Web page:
It starts with great teachers, and the rest grows from there.

With that philosophy in mind, The Flatiron School has taken some of the most talented teachers in the nation and united them for one purpose — to bring programming to the high school level.

This summer, over 200 applicants entered into a rigorous interview process, and only a select few were chosen. Following 100 hours of intensive online coursework, fellows flew out to New York City for training in an accelerated classroom environment.

Now that the training portion is complete, they’re off to teach at Flatiron’s Pre-College Academies in 10 different cities for the remainder of the summer.

Fellows’ efforts will begin to caulk the cracks of an educational system that has been left behind in the wake of technology.

“We’ve already seen some pretty extraordinary results,” said Director of Pre-College Lyel Resner, who has been working with the fellows from the program’s inception. “We’ve seen so many kids, from all sorts of backgrounds — many of whom never envisioned themselves as someone who would enjoy or excel at technology — finish our classes with a radically different sense of their own talent and their possibility in the world.”

Fellow Colin Sato feels excited to build programming initiatives for his students once he gets back to his town of Tulsa, OK., though he’s focusing on learning the elements of code first.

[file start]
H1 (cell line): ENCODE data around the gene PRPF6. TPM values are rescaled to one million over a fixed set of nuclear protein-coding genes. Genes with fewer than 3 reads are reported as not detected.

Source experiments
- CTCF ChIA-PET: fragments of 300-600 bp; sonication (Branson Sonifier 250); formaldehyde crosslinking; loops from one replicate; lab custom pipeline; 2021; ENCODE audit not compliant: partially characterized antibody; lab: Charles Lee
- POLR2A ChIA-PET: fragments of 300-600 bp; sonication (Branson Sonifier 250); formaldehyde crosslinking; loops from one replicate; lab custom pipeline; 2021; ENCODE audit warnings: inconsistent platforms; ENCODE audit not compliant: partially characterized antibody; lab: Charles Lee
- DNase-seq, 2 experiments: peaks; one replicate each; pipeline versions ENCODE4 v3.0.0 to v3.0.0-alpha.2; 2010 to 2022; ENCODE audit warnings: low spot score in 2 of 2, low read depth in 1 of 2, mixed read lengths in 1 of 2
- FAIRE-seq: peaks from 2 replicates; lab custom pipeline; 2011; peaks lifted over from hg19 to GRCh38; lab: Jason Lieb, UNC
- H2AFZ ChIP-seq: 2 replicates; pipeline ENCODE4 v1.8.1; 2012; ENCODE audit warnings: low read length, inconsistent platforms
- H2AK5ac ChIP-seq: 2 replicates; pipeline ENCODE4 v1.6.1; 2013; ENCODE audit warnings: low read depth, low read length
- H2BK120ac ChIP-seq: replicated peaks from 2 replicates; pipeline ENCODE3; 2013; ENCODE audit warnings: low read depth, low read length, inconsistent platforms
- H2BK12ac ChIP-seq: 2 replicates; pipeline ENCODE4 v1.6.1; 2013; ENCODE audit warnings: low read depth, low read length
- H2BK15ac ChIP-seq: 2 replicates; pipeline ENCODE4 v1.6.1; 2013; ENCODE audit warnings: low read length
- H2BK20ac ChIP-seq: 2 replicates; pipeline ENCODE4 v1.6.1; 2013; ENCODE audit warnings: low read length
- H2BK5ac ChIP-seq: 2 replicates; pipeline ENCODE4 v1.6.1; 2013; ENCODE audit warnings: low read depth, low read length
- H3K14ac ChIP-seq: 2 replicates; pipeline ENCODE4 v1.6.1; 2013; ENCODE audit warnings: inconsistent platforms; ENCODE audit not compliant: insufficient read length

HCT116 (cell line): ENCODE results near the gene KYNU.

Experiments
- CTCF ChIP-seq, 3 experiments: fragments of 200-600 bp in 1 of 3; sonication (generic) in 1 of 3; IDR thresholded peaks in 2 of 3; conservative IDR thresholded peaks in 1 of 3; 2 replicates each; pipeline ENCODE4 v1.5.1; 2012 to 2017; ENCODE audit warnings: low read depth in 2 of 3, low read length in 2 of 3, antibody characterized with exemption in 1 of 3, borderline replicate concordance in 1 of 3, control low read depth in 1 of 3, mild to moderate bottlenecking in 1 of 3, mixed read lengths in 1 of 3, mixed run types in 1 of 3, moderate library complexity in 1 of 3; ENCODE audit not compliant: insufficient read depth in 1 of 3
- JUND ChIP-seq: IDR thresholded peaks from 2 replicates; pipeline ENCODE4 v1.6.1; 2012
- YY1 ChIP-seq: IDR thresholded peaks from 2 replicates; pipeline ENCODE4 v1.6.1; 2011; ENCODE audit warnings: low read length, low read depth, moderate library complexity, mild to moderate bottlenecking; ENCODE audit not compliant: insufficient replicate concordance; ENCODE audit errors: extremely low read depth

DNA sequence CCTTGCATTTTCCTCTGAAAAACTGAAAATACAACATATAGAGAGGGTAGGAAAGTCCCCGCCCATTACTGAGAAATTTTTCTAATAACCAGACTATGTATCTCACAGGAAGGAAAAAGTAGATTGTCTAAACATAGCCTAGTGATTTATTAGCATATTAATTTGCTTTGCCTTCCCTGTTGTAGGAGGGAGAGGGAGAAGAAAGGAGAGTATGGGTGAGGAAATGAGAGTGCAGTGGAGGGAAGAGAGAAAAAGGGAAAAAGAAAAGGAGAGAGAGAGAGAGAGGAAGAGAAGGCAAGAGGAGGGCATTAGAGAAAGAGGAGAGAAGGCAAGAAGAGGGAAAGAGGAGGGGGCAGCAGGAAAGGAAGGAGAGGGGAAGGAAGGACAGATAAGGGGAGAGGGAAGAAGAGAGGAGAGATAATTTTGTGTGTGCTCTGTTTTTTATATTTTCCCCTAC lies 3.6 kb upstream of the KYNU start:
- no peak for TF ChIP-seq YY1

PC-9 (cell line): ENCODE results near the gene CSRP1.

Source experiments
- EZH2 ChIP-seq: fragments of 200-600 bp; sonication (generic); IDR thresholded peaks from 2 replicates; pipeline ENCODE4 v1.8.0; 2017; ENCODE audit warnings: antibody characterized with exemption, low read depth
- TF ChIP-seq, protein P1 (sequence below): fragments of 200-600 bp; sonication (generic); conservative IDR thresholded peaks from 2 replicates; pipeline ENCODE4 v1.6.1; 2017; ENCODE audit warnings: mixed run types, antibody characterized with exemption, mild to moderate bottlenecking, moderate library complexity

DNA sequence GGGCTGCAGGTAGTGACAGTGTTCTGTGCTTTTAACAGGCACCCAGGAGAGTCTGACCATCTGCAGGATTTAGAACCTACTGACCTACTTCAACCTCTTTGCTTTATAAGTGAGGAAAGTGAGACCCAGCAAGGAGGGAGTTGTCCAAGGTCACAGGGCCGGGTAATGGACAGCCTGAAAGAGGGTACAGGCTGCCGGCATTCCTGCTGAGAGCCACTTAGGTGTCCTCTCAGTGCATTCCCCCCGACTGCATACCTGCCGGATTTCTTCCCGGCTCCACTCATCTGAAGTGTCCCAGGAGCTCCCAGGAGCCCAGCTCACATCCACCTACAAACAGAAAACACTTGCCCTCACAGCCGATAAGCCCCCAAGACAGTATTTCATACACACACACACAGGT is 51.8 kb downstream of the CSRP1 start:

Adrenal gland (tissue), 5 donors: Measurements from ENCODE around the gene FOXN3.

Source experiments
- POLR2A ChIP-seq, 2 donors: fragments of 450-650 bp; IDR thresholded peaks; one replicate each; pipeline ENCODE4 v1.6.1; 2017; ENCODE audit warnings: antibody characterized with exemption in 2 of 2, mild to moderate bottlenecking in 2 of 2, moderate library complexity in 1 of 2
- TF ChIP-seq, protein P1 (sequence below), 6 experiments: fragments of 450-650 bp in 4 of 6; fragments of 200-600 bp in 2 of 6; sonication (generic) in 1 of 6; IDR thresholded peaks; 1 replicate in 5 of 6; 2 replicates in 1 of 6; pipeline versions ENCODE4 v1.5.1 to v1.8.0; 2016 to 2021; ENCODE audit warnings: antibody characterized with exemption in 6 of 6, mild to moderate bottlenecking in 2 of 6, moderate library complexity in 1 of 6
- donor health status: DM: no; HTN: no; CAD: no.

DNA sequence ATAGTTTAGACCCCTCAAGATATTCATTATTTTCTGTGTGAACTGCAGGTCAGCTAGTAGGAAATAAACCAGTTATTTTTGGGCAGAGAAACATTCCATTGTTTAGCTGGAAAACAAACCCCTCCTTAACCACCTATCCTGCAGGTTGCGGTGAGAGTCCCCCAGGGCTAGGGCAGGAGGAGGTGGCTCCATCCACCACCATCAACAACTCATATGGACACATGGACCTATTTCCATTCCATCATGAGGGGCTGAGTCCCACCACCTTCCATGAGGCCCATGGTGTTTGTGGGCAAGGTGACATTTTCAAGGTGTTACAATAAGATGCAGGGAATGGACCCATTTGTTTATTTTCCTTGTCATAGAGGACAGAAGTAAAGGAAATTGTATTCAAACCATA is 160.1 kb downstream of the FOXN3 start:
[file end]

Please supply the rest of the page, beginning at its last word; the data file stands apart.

“I feel like my brain has been exploding in a good way everyday,” Sato said. “It’s been pretty amazing.”

Returning home come fall, fellows’ efforts will begin to caulk the cracks of an educational system that has been left behind in the wake of technology. Initiatives like Flatiron Code Clubs mean populations of students who never had access to this information before will be able to come out of high school with a foundation they can build upon.

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“These are the sort of skills that are so pervasive,” said fellow Sariaka Mendu. “The ability to understand coding can influence all sorts of people.” The North Carolina Native is also part of a research fellowship in education and plans on taking what she’s learned this summer to inform her work in the future.

As the fellows bring their teaching skills and newfound content knowledge to the classroom starting this week, Resner knows this marks a seismic shift that will impact communities.

“With the intersection of [quality teaching and] content knowledge, we know how to engage and inspire kids. It’s really impactful to grow that intersection of people, and we feel privileged to do that,” Resner said.

Would you like to become a fellow?

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